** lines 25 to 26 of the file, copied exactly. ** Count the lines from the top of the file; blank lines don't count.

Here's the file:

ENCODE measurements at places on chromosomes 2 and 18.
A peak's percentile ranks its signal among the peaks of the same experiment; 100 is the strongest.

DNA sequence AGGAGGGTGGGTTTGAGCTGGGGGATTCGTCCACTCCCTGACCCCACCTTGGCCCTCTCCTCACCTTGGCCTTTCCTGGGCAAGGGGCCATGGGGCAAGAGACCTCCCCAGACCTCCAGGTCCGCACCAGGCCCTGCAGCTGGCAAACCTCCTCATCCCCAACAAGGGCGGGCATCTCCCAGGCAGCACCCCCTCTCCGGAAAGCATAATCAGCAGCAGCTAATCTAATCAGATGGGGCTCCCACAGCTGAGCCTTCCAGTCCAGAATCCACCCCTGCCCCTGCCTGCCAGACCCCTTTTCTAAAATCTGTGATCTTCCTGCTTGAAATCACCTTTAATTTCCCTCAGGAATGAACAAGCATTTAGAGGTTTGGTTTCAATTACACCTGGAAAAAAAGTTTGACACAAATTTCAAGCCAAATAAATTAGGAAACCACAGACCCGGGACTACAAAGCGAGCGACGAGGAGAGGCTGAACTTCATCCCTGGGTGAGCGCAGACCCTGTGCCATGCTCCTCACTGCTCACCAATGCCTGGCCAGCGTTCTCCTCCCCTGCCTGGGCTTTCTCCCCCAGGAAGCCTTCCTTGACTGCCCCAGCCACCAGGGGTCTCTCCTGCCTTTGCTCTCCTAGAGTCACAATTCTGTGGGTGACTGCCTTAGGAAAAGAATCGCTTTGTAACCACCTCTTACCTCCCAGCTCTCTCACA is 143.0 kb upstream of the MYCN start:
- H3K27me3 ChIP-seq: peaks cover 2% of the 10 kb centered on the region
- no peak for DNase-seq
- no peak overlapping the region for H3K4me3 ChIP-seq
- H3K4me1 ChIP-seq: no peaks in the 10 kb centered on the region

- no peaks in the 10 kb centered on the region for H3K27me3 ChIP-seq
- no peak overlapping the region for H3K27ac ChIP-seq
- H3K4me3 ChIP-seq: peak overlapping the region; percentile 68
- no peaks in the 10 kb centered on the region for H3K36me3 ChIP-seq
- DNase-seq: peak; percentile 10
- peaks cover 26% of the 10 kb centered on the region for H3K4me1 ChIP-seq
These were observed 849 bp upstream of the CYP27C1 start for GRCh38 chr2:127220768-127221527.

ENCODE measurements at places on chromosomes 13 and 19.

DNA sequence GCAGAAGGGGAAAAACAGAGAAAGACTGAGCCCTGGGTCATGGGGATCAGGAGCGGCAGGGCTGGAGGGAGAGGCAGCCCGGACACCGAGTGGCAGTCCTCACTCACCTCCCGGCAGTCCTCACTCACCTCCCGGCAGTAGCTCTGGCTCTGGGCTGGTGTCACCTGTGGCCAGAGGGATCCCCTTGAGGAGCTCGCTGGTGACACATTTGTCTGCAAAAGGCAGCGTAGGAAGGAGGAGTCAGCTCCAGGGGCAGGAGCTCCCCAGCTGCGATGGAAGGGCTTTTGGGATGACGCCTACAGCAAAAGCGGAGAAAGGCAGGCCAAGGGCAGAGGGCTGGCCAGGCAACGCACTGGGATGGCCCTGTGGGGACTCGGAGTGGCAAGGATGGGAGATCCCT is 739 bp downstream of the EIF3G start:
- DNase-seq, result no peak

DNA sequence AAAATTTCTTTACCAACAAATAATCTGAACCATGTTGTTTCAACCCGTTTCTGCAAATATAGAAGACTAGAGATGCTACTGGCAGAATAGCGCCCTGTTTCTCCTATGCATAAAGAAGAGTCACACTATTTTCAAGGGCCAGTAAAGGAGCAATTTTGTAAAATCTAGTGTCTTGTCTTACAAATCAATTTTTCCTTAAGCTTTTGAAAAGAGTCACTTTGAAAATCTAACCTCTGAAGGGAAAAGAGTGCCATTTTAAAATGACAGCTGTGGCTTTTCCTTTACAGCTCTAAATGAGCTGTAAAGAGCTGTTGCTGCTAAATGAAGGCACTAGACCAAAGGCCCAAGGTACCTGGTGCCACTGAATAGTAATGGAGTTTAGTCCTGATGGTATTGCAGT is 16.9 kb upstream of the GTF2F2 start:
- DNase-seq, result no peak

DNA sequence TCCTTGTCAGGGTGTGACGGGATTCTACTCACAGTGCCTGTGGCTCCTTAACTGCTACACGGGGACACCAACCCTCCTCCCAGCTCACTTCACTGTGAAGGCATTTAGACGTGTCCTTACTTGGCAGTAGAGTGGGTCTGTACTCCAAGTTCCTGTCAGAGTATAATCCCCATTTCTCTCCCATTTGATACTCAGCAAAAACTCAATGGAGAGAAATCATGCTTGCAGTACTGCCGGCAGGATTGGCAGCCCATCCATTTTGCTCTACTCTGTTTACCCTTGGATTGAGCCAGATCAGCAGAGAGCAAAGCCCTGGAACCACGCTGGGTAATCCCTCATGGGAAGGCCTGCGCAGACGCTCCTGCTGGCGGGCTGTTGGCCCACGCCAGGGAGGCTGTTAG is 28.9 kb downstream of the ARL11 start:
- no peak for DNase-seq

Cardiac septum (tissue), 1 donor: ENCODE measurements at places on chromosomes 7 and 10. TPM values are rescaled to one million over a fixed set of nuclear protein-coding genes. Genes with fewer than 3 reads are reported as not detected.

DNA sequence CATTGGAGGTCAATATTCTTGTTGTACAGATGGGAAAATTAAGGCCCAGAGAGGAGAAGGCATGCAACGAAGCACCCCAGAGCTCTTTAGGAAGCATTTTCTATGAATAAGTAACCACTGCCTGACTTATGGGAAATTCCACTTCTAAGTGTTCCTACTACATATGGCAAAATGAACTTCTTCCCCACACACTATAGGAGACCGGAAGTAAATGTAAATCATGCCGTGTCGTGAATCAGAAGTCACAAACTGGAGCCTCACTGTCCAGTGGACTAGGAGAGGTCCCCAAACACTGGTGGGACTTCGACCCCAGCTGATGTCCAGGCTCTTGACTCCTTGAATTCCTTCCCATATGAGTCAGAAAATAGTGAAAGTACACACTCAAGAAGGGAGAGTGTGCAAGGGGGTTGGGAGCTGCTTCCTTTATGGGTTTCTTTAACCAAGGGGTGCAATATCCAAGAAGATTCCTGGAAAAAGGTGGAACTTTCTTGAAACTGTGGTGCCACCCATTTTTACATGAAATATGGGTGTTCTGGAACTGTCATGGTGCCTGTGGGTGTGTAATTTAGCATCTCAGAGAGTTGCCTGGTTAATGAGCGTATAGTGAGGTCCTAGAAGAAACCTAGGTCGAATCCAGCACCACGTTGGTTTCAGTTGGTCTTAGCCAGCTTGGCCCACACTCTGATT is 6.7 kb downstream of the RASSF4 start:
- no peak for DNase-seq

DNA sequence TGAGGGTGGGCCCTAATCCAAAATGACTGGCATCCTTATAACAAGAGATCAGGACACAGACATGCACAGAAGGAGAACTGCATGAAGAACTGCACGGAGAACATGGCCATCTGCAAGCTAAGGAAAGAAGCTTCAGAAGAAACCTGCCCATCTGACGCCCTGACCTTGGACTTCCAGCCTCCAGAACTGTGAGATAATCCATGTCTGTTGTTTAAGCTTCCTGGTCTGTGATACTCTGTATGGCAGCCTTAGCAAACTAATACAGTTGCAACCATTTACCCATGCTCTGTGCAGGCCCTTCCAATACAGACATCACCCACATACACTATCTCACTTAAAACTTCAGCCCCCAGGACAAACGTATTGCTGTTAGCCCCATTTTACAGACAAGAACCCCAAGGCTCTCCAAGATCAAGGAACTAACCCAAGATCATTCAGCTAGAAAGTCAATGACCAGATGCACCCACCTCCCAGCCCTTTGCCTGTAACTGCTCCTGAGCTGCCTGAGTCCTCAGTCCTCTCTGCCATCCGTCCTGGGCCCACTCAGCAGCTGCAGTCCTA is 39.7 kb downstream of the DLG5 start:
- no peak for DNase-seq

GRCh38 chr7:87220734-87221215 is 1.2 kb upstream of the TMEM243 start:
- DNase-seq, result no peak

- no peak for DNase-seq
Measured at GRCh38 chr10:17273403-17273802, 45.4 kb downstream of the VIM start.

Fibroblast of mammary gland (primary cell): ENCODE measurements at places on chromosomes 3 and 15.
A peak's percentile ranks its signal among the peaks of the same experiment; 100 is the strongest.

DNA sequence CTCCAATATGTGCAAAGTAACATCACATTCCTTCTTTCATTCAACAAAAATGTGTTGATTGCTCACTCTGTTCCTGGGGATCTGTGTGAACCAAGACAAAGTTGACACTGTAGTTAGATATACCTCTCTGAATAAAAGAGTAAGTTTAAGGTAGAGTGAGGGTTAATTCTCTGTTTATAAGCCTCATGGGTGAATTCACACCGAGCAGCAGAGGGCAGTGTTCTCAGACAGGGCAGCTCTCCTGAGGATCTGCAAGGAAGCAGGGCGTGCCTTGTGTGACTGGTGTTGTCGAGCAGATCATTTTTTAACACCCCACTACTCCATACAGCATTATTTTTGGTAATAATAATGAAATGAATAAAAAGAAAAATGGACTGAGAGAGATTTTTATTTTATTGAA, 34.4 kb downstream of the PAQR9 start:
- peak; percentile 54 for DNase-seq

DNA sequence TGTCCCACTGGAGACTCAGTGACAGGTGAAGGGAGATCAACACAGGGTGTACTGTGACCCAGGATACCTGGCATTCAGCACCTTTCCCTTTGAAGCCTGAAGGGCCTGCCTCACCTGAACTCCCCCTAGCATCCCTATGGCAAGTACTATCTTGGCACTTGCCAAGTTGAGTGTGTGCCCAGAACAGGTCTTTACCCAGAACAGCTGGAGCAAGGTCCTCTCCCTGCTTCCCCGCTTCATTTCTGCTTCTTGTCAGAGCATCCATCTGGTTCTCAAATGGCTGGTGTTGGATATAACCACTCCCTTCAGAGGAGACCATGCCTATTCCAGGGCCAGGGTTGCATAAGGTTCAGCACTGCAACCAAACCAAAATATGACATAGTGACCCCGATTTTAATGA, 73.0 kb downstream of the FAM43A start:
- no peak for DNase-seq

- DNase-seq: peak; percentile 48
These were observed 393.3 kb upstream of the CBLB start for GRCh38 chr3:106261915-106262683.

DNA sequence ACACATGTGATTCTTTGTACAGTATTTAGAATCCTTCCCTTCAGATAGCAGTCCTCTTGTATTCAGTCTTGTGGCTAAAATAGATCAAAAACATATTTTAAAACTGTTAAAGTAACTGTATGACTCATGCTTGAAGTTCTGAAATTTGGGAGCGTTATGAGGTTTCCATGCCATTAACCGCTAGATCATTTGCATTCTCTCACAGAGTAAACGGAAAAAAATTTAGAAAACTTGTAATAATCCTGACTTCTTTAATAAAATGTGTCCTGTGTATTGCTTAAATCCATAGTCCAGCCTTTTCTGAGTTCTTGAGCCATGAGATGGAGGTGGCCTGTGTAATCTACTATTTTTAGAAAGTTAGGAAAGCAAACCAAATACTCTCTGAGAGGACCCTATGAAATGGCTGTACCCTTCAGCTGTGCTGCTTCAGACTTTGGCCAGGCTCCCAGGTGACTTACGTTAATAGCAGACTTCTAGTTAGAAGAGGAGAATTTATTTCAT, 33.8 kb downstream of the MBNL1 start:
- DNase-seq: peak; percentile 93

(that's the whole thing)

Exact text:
DNA sequence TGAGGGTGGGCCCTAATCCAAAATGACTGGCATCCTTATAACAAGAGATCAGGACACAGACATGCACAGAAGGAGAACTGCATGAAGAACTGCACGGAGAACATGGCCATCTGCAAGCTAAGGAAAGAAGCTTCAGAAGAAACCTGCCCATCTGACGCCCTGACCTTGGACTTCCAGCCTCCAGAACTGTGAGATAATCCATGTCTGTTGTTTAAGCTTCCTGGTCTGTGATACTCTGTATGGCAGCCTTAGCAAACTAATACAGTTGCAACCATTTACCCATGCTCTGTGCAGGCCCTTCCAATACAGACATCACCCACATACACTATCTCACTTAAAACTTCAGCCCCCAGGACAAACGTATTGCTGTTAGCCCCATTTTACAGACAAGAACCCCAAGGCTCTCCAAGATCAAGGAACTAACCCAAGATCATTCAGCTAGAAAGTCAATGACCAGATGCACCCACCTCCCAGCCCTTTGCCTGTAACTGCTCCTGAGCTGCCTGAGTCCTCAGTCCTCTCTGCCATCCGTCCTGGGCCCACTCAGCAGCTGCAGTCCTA is 39.7 kb downstream of the DLG5 start:
- no peak for DNase-seq